- Communication with the patient and/or the patient’s family or substitute healthcare decision-maker is critical. Pursuant to The Health Information Protection Act, a physician can only disclose personal health information to a patient’s family with the consent of the patient or in circumstances in which that information can be provided without patient consent.
- Neither the patient, nor the patient’s SDM, has a right to insist or require that a physician provide or continue life sustaining treatment if, in the treating physician’s opinion, that treatment is futile (See Wawrzyniak v. Livingstone, 2019 ONSC 4900).
- A physician is not required to provide or continue life sustaining treatment which the physician concludes is futile.
- Physicians who provide care to patients in end-of-life situations should inform the patient or the patient’s substitute decision-maker at the earliest opportunity if the physician will not be providing or continuing certain forms of life-sustaining treatment.
- The College recognizes that irreversible cessation of cardiorespiratory function or the irreversible cessation of all brain function constitutes death (McKitty v. Hayani, 2019 ONCA 805.)
Longitudinal Care and Communication
1. Communication with the patient, SDM, and/or the patient’s family is critical. Communication is essential to maintaining the trust relationship between the physician and the patient, SDM, and the patient’s family when addressing difficult life sustaining treatment issues.
2. When discussing life sustaining treatments that the physician believes are futile with patients and/or their SDMs, as appropriate, it is recommended that physicians consider whether to use the term inappropriate treatment rather than the term futile treatment. The term futile treatment is more definitive, but the term inappropriate treatment may be perceived as more sensitive to the patient or the patient’s SDM. (Bosslet, Am J Resp Crit Care Med 2015; 191:11).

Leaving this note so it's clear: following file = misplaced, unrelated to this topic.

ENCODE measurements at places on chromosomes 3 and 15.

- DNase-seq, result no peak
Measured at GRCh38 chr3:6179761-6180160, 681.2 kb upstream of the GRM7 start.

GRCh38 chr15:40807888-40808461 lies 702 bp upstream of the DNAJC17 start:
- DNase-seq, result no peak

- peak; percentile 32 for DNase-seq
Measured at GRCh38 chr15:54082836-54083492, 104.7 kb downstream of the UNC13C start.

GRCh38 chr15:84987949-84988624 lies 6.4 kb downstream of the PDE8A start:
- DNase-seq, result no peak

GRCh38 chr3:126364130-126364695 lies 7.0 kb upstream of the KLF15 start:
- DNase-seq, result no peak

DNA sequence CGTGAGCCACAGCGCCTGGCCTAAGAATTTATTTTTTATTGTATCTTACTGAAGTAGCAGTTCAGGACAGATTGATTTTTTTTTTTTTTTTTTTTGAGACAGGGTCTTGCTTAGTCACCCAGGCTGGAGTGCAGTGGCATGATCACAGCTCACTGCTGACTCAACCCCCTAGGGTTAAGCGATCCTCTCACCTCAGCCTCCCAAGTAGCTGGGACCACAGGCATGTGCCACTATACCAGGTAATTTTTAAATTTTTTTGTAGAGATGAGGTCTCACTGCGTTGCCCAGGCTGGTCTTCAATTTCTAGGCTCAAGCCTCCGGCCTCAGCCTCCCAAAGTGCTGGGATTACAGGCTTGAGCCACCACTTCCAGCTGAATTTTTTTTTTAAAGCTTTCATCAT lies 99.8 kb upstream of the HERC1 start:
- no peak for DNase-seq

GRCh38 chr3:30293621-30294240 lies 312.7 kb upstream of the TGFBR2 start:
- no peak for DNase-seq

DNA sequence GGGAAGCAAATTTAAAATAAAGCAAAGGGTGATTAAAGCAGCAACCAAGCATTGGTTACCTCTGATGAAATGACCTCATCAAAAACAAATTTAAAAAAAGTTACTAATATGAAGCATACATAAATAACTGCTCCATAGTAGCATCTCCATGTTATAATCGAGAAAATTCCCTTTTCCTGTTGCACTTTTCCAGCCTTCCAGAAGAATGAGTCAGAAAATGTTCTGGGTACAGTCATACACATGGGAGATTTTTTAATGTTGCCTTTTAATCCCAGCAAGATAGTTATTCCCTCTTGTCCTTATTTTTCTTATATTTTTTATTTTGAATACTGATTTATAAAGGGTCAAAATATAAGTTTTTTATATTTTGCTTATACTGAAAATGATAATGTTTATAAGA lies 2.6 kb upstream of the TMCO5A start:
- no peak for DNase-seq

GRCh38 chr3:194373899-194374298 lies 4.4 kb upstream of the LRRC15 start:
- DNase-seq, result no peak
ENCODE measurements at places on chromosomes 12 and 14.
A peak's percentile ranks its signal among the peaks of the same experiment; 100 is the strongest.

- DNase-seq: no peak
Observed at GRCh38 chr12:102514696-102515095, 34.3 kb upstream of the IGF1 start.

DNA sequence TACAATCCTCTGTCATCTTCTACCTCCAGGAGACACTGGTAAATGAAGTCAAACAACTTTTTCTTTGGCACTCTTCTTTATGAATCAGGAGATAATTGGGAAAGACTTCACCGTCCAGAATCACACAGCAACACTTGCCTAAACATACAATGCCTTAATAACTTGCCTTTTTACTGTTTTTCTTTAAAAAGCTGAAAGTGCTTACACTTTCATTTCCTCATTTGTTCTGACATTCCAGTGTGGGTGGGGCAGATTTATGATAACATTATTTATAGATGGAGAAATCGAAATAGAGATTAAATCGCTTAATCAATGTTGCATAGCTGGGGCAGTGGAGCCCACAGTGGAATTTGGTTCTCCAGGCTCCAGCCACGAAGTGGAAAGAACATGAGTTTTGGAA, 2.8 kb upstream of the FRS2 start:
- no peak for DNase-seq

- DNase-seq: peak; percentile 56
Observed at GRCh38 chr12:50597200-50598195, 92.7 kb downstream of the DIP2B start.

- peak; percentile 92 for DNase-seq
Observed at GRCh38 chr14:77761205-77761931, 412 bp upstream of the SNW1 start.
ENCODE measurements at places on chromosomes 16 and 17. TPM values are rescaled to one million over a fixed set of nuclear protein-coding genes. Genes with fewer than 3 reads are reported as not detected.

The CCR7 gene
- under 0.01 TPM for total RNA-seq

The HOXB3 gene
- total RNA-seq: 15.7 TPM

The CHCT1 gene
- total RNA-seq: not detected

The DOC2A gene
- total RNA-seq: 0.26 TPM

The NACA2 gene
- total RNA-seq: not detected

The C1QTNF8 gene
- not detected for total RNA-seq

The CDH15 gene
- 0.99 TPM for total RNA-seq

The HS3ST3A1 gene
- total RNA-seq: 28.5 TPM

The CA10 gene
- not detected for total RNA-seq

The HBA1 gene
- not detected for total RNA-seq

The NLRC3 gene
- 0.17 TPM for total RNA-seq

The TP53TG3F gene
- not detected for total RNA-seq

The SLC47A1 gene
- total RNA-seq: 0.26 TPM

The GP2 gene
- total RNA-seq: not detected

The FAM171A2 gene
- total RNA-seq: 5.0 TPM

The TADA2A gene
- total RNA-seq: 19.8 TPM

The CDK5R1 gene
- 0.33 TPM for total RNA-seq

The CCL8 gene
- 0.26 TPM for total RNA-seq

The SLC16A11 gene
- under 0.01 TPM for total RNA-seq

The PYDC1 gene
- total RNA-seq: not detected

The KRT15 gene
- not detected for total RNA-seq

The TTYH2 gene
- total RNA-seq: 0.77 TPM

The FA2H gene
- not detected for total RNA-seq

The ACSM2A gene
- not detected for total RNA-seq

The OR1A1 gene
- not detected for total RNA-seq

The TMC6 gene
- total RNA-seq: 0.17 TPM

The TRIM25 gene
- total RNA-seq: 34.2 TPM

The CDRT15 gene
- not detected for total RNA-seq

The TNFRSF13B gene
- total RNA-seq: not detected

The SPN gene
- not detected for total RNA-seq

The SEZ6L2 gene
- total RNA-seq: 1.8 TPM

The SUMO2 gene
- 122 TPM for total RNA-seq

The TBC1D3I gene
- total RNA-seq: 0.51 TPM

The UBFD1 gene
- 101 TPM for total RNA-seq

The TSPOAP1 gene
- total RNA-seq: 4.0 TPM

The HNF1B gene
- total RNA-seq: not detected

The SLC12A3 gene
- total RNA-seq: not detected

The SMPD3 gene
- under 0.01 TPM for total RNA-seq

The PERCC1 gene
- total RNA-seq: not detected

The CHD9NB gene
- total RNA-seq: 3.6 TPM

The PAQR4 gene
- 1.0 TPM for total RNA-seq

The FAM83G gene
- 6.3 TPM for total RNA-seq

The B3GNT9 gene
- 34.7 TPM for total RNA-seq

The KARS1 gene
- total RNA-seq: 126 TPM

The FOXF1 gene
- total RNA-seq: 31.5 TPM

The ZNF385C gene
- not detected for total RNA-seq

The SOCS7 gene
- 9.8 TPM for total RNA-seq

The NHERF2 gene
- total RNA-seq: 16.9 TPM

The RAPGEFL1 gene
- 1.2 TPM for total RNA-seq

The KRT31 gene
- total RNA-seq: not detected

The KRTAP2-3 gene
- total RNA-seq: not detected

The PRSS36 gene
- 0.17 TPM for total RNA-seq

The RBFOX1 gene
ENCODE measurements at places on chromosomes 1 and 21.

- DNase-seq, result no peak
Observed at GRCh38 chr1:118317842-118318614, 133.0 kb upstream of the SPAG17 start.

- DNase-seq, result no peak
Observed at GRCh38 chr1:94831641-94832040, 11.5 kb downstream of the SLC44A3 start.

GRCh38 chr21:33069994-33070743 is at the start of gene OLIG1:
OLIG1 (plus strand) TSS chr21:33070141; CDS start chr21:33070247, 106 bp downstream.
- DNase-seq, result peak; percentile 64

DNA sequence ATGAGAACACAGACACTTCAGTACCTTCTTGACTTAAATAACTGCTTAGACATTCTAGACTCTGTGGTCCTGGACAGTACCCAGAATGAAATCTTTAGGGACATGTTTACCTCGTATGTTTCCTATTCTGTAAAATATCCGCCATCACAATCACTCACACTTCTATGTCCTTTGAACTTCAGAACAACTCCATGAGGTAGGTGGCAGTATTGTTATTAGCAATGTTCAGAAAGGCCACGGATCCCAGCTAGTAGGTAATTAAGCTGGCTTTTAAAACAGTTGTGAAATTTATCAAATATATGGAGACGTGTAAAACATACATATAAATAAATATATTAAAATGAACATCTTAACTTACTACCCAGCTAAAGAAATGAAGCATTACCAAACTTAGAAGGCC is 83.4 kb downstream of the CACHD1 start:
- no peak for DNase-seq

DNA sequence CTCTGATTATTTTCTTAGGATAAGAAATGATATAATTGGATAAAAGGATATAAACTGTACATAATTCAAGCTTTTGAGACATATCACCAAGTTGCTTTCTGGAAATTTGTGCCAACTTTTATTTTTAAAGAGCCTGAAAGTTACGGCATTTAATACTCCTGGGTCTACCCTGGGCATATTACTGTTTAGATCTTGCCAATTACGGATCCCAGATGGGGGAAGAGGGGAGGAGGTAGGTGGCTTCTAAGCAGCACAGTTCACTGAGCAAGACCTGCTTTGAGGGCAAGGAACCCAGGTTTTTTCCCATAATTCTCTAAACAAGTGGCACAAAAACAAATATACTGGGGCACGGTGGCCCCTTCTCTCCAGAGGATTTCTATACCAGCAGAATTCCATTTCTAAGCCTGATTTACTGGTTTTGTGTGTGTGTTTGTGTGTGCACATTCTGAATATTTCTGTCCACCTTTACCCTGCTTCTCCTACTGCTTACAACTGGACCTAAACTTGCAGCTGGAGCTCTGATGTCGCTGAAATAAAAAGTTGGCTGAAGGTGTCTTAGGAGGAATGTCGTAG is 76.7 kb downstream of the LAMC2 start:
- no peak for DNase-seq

3. It is expected that physicians who provide ongoing longitudinal care to patients whose medical condition makes it a reasonable possibility that end-of-life decisions will have to be made in the foreseeable future will:
a. discuss those issues with the patient;
b. encourage their patient to discuss those issues with their SDM and family;
c. be willing to discuss those issues with the patient’s SDM or family if requested by the patient; and
d. document those discussions.
4. With respect to treatments, especially treatments at the end-of-life, shared decision making:
a. Is the expected standard of care;
b. Should allow the patient to exercise their autonomy in defining their goals of care based on a balance between medical expertise and their values and preferences; and
c. Does not require a physician to provide or continue life sustaining treatments that the physician concludes is futile if the physician and the patient or the patient’s SDM are unable to reach an agreement on the treatment to be provided.